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Pace Solano Agrees to Pay $130,000 to Settle EEOC Disability Discrimination Lawsuit

On October 18th, 2013, Pace Solano (which provides training, education and employment services for adults with development disabilities in Solano Count) agreed to settle a disability discrimination claim for $130,000 and to implement preventative measures.

On July 11, 2012, the EEOC filed a claim in the U.S. District Court, Eastern District of California. The EEOC complaint asked for back pay, lost wages and compensatory and punitive damages on behalf of Katrina Holly.
The EEOC complaint alleged that Pace Solano withdrew its offer of an instructor position after Katrina Holly disclosed during the pre-employment physical exam that she has partial paralysis in her left hand.
After interviewing for a position to teach developmentally disabled adults at Pace Solano’s Vallejo, Calif., facility, Katrina Holly was immediately offered a job and asked to take a pre-employment physical exam. Even though Holly successfully completed all tests and was cleared to do the job by Pace Solano’s own occupational health provider, it refused to hire Holly because of her hand situation.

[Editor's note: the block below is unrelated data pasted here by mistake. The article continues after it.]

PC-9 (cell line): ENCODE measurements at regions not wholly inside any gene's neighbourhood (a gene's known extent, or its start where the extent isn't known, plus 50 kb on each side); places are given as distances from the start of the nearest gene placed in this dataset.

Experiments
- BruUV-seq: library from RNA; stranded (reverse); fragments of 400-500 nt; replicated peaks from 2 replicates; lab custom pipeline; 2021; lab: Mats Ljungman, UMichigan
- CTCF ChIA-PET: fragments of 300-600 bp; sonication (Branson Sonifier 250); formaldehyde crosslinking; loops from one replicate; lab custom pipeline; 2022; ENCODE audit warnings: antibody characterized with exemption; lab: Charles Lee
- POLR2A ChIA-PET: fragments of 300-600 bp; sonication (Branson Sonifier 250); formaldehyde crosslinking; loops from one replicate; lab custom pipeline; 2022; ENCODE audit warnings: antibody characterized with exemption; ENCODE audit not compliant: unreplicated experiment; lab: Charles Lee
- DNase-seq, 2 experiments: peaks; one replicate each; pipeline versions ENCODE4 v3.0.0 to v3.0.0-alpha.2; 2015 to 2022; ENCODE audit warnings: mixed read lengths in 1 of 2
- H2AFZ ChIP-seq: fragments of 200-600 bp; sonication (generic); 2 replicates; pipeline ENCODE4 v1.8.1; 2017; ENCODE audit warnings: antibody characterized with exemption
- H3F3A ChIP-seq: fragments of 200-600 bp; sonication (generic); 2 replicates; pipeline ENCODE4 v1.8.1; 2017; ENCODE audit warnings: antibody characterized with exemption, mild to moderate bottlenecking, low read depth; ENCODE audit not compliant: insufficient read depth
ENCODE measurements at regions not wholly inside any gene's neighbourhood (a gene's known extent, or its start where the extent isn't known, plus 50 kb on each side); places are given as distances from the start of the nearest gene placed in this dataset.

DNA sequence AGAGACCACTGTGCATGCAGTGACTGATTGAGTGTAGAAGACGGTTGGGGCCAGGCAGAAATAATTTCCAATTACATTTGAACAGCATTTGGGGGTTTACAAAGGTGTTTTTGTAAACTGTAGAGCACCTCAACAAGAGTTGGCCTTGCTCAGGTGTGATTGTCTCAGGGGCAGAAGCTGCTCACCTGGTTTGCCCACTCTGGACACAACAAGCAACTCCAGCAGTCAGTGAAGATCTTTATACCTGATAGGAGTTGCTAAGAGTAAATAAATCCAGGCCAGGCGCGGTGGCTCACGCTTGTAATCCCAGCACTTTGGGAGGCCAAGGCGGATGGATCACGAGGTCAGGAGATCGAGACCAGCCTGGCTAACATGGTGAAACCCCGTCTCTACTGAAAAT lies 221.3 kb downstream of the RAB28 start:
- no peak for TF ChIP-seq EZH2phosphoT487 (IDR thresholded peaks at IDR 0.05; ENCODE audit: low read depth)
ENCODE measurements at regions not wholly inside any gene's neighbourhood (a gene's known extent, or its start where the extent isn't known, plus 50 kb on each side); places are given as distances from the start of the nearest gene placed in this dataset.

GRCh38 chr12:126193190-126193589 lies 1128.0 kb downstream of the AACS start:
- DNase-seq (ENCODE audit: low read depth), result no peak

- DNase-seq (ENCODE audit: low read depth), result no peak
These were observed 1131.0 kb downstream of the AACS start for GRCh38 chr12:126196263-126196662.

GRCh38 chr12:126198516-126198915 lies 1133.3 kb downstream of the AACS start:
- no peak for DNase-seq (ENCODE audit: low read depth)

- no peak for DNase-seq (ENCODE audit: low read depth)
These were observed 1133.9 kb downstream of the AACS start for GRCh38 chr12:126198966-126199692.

The Americans with Disabilities Act (ADA) prohibits employers from treating qualified applicants and employees unfavorably due to a disability. After first attempting to reach a pre-litigation settlement through conciliation efforts, the EEOC filed the suit.
When the EEOC filed its complaint, EEOC Regional Attorney William Tamayo stated that “It was highly ironic that Pace Solano, an organization dedicated to assisting people with disabilities, rejected a fully capable and qualified applicant because of her disability.”
Under the five-year consent decree settling the suit, signed by Judge Morrison C. England, Pace Solano will pay Holly $130,000. Also, the company will provide anti-discrimination training to HR and supervisory personnel; develop written policies on disability discrimination; post a notice regarding the terms of the decree; and make periodic reports to the EEOC regarding hiring and training.

After Pace Solano agreed to settle, Katrina Holly stated: “I am grateful to the EEOC for advocating for workers like me to have the opportunity to prove what we can do, instead of being underestimated due to a disability.”

If you believe you are disabled under the ADA and are being discriminated against by your employer, please contact The Harman Firm, LLP.

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